PFAS investigation program FAQs

What are PFAS?     

PFAS (per- and poly-fluoroalkyl substances) are man-made chemicals that have been widely used in industrial and consumer products since the mid-1900s.

Where are PFAS used?

PFAS have many specialty applications and have been widely used in a range of products in Australia and internationally since the 1950s.

Because of their unique physical and chemical properties, including heat and chemical resistance, PFAS have been used in:

  • textiles and leather products
  • metal plating
  • food packaging
  • firefighting foams
  • floor polishes
  • denture cleanser
  • shampoos
  • coatings and coating additives
  • photographic and photolithographic processes
  • medical devices
  • hydraulic fluids.

Three types of these chemicals – Perfluorooctane Sulfonate (PFOS), Perfluorooctanoic Acid (PFOA) and Perfluorohexane Sulfonate (PFHxS) – used to be common ingredients in firefighting foams. These foams were historically used at several defence bases, airports and Fire & Rescue NSW and Rural Fire Service sites across the State.

The import and manufacture of many PFOS-containing products (including firefighting foams and industrial additives) was phased out in Australia by December 2003.  

More information on PFAS is available from the National Industrial Chemicals Notification and Assessment Scheme (NICNAS).

Where are PFAS found?

Like many chemicals, traces of PFAS are likely to be found in groundwater, surface water and soils in many urban areas due to their wide-spread use in everyday household items and their persistence in the environment.

Where larger amounts of PFAS have been released into the environment, it is possible that elevated concentrations of these chemicals might be found in soil, surface water and ground water. 

Do PFAS have health effects?

There is no consistent evidence of any human health effects related to PFAS exposure however impacts have been found in laboratory animals. Additionally, because human health effects cannot be excluded, and these chemicals take a long time to break down in humans and the environment, the NSW Government is being very cautious.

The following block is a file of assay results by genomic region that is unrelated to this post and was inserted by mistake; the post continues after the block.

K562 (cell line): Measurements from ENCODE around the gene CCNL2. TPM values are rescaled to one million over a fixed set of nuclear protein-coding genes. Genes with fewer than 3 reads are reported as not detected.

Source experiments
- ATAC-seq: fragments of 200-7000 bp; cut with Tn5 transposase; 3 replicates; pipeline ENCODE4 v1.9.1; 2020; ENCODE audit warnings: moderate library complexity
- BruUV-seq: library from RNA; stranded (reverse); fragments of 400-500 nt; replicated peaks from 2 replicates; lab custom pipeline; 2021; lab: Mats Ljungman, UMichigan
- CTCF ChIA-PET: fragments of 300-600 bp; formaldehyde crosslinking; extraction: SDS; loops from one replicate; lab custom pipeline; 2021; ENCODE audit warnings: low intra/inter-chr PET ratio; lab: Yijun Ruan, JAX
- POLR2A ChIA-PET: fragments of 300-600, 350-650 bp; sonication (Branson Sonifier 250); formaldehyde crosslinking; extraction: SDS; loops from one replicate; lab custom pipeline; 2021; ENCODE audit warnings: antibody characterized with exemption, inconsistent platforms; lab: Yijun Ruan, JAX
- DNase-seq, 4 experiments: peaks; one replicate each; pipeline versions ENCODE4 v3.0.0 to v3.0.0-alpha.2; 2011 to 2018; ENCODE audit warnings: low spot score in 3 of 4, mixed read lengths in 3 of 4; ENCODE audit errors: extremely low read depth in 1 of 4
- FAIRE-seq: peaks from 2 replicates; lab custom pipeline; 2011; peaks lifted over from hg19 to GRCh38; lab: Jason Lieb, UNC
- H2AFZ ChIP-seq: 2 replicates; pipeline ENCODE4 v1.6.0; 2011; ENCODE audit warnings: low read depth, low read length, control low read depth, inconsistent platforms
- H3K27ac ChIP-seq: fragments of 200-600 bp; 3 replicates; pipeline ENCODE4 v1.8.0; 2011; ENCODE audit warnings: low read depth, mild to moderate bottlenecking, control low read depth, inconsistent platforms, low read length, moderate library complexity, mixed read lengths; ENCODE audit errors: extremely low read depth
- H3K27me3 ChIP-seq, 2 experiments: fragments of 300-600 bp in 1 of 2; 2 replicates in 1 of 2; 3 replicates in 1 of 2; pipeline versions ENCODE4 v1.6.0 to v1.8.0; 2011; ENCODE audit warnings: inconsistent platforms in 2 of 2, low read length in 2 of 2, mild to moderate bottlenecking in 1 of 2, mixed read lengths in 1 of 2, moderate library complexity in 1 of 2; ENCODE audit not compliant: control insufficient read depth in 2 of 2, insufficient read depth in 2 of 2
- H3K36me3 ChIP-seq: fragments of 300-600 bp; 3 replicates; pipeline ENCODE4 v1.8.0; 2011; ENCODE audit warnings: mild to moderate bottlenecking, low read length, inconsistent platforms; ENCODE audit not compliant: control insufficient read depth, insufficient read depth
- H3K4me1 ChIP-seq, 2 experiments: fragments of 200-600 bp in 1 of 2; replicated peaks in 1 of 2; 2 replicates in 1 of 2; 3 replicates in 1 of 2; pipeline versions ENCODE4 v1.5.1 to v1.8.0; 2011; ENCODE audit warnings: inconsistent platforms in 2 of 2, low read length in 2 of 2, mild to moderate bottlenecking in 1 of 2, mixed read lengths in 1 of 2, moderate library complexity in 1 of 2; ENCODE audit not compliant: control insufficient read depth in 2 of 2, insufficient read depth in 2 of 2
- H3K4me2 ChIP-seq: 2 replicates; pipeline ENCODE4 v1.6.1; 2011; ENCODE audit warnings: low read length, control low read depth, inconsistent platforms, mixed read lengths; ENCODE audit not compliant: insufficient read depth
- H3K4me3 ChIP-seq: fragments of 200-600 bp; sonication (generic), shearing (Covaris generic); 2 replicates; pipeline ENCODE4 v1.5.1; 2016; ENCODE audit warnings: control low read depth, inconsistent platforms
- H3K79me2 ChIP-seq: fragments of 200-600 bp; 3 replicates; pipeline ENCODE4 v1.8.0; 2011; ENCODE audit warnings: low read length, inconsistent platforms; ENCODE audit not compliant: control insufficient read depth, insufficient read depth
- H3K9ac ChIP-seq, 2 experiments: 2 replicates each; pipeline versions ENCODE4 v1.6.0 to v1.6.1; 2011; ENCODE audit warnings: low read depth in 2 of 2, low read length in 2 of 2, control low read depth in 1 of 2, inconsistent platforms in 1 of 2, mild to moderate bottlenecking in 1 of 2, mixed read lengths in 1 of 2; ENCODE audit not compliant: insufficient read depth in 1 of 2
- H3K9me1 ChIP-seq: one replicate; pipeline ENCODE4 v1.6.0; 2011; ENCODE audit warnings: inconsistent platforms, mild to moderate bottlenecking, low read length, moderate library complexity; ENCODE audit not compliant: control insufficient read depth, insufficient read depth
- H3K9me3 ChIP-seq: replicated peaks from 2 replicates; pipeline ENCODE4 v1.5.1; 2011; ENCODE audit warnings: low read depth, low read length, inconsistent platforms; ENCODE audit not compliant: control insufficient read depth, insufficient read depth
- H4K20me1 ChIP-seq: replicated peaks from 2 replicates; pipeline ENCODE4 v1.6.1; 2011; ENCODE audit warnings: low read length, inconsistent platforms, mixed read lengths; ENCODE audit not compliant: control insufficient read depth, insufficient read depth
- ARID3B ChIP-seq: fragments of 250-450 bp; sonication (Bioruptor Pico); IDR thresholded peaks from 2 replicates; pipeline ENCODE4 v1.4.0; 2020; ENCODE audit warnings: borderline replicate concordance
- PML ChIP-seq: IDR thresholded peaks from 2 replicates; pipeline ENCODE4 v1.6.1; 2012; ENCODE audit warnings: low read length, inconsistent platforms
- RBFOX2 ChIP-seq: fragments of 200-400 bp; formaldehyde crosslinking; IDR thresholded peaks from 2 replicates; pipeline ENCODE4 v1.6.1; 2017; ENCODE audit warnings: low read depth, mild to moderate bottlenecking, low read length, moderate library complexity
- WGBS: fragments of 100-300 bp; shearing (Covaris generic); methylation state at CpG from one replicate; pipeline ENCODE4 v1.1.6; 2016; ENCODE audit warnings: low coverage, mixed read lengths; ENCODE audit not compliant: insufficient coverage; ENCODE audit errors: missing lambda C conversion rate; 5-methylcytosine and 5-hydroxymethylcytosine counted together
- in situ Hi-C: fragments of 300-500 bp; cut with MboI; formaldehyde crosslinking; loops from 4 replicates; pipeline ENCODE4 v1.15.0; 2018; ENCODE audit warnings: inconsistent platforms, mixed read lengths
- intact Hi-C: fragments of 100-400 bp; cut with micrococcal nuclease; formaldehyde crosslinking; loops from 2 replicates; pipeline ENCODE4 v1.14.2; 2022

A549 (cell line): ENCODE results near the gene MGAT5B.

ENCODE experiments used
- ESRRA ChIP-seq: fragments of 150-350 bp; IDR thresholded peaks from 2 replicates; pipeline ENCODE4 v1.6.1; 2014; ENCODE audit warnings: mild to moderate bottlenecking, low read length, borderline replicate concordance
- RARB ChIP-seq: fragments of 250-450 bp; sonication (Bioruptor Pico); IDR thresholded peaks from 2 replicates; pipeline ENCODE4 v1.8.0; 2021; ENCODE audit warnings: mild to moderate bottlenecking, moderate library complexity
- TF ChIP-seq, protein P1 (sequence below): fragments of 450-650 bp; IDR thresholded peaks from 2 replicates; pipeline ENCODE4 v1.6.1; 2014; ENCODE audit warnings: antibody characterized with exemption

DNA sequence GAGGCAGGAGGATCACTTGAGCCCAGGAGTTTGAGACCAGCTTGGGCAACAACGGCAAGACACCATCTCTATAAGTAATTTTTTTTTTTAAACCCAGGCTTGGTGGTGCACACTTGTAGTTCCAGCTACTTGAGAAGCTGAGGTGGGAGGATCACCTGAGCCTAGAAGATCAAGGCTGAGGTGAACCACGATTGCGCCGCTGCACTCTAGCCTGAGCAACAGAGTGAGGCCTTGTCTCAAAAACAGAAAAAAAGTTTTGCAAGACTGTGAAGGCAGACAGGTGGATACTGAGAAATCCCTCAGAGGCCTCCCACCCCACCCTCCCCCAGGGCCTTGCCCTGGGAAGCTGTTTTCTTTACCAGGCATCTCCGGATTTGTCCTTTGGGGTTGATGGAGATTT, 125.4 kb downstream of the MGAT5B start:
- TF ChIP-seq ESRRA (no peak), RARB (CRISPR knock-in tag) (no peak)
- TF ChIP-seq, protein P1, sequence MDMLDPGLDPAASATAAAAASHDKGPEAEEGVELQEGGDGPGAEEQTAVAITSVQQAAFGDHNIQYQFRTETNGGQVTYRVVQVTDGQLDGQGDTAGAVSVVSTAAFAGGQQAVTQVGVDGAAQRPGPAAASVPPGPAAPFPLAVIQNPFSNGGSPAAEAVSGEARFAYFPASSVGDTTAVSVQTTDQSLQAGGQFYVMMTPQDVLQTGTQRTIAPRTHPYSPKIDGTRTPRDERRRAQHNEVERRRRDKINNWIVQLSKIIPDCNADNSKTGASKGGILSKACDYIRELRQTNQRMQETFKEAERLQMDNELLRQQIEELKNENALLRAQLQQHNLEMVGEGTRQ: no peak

Much of the research on humans has been done with people who were exposed to relatively high levels of PFAS through their work. Workers involved in the manufacture or use of PFAS usually have higher blood PFAS levels than the general public. Studies on PFAS workers have looked for effects on cholesterol levels, male hormones, heart disease, liver changes and other effects, including cancer. These studies have not consistently shown that PFAS exposure is linked to health problems.

For more information about PFAS and health, please refer to the NSW Health website.

Is there a test to determine any health effects? 

There is no test to determine if you are likely to have any health effects from exposure to PFOS and PFOA. There are no medical conditions that have been proven to be caused by PFOS or PFOA exposure in humans.

For more information about PFAS and health, please refer to the NSW Health website.

Why is the NSW EPA conducting an investigation of the legacy of PFAS use across NSW?  

PFOS and PFOA are both very stable chemicals that do not break down in the environment and can persist for a long time in the environment.

The EPA is investigating to better understand the extent of PFAS use and contamination in NSW. This way the EPA will be better prepared to respond if any health and environmental impacts become known. 

The EPA’s PFAS investigation program is a precautionary approach to managing the legacy of PFAS use in NSW. It recognises that PFAS are ubiquitous in the global environment in low concentrations, due to their use in a wide range of products and their persistent nature. As a result, the EPA is investigating sites where the greatest usage of PFAS containing products has taken place and where there is the potential for environmental contamination.

Where is the EPA investigating?

The EPA is prioritising investigations at sites where, in the past, PFAS were used in significant quantities.